Monosegmental Transpedicular Fixation for Selected Patients With Thoracolumbar Burst Fractures
Spinal Surgery Department, The First Affiliated Hospital of Sun Yat-sen University, Guangzhou, China. Journal of spinal disorders & techniques
(Impact Factor: 2.2).
03/2009; 22(1):38-44. DOI: 10.1097/BSD.0b013e3181679ba3
A prospective cohort study on selected consecutive patients.
To evaluate the efficacy of an innovative operative technique called monosegmental transpedicular fixation for the treatment of some thoracolumbar burst fractures.
Short-segment pedicle screw instrumentation is accepted by many spinal surgeons as an acceptable technique for the treatment of thoracolumbar burst fractures. Preoperative evaluation using the spinal load-sharing makes this technique more reliable. To preserve more motion segments, some authors have advocated using monosegmental pedicle screw instrumentation (MSPI) to treat thoracolumbar fractures. However, up until now this kind of maneuver is only performed in cases of flexion distraction injuries.
A cohort of 20 patients with thoracolumbar burst fractures fulfilling the inclusion criteria were prospectively submitted to surgical treatment of monosegmental transpedicular fixation plus posterior fusion. All instrumentations were performed with pedicle screws inserted bilaterally into the fractured level and 1 adjacent level, either superior or inferior depending on the locating side of the intact endplate. All patients were followed up. The preoperative radiographs, the postoperative radiographs within 1 week of operation, and the radiographs of the most recent follow-up were evaluated for kyphosis correction recorded in the Sagittal Index and Load-Sharing Classification (LSC) index. The postoperative functional outcomes were evaluated using the Frankel Performance Scale together with the Denis Pain Scale.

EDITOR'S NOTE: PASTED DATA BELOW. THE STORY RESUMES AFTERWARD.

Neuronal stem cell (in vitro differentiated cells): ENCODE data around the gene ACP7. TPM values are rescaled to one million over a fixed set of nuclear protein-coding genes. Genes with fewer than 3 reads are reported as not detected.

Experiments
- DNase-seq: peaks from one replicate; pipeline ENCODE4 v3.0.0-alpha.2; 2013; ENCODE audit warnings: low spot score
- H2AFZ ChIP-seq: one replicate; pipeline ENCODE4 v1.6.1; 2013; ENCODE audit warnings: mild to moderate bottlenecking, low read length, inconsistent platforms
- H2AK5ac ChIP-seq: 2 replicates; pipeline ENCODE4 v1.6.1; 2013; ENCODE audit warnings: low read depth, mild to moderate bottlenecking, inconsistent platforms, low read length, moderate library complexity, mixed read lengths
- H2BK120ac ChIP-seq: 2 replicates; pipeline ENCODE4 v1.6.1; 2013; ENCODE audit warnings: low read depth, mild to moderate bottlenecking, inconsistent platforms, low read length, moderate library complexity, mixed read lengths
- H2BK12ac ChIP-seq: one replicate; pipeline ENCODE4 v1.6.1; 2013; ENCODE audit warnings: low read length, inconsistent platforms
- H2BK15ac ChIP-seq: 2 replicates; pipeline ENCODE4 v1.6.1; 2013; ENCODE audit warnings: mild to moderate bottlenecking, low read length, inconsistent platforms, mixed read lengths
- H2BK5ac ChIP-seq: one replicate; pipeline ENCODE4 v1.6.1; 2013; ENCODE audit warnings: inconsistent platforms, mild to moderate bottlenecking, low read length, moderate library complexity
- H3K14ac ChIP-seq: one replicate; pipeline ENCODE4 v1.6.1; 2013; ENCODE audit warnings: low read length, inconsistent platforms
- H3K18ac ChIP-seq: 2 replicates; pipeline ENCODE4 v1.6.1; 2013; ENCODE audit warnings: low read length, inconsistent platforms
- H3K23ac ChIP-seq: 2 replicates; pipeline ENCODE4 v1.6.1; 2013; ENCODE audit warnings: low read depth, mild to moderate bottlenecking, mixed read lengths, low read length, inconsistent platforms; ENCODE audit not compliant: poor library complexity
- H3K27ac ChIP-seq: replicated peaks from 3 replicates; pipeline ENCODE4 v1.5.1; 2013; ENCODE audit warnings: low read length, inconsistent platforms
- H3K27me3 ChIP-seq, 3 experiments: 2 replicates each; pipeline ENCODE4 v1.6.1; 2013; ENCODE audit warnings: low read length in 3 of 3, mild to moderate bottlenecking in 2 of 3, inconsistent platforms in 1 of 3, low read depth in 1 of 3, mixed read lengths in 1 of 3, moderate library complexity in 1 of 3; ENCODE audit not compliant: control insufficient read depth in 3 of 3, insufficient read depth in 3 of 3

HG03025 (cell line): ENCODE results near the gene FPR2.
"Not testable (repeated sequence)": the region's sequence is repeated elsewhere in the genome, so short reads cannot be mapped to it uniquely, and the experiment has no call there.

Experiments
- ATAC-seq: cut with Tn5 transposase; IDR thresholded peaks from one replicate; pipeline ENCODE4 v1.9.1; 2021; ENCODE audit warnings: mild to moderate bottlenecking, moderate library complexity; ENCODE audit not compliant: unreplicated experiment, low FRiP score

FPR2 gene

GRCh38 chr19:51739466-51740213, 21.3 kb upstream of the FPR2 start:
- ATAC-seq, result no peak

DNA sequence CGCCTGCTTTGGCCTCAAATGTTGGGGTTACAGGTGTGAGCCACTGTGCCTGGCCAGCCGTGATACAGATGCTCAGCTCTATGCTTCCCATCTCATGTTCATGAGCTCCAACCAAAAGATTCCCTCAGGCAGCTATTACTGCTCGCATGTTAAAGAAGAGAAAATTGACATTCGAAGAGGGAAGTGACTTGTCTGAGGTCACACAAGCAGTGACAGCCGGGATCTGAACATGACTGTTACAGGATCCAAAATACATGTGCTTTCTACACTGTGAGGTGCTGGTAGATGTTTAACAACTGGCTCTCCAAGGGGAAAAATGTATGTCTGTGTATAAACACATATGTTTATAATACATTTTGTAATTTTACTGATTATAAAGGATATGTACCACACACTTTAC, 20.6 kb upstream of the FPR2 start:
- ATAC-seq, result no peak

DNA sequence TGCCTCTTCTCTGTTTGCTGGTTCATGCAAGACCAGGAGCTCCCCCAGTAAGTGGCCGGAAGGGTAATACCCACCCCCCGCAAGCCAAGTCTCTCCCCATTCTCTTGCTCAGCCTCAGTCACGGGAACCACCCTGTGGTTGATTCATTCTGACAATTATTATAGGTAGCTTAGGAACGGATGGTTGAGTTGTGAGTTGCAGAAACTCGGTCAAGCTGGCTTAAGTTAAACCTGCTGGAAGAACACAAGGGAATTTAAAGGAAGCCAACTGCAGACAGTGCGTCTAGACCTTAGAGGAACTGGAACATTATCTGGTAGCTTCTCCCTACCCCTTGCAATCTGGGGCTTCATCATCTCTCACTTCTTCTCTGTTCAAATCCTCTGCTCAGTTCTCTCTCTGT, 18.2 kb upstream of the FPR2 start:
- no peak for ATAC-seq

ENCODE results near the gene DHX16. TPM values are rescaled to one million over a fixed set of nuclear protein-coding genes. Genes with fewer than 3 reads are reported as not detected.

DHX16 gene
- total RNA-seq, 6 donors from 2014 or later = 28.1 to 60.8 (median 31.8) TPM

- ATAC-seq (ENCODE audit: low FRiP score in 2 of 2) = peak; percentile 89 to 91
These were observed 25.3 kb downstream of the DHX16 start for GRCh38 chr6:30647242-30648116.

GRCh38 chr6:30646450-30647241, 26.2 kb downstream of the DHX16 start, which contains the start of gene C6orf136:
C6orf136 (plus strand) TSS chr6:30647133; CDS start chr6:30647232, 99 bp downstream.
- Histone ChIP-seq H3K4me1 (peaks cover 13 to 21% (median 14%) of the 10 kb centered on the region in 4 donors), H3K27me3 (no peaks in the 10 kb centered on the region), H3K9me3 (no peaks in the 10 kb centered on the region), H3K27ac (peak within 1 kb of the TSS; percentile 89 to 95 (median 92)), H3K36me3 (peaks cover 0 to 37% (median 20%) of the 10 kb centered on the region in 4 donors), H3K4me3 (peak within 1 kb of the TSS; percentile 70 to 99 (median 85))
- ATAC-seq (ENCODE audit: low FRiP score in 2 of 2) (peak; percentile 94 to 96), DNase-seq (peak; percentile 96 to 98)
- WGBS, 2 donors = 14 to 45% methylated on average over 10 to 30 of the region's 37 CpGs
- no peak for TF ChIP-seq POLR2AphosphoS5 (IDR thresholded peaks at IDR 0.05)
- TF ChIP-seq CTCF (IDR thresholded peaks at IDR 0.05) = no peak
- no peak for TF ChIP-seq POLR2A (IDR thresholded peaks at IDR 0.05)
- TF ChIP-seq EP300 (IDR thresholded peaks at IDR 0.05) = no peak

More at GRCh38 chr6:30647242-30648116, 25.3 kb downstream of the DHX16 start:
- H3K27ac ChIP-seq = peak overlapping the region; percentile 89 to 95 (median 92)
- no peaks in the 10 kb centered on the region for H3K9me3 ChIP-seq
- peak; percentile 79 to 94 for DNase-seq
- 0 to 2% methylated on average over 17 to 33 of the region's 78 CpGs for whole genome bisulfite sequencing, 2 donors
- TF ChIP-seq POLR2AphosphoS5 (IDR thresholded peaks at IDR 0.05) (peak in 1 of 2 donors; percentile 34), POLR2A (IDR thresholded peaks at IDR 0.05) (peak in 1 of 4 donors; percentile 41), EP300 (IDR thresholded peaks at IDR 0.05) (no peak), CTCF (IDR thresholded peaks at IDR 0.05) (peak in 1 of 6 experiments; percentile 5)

Eighteen patients were followed up successfully with an average final follow-up of 24.7+/-8.0 months. The focal kyphotic angulations were corrected satisfactorily with the mean Sagittal Index of preoperative 16.5+/-6.6 degrees, initial postoperative 4.0+/-2.4 degrees, and latest follow-up 4.8+/-4.0 degrees. No obvious loss of correction occurred except for 2 patients who both scored 8 points on the LSC Score. Postoperatively, most patients attained both functional neurologic improvement and pain relief, and only a few complications were noted.
For selected thoracolumbar burst fractures, MSPI can provide the same or better fixation and preserve more motion segments than other methods of posterior pedicle instrumentation. With preoperative evaluation using the spinal LSC system, MSPI is effective and reliable for the treatment of thoracolumbar burst fractures when properly indicated.
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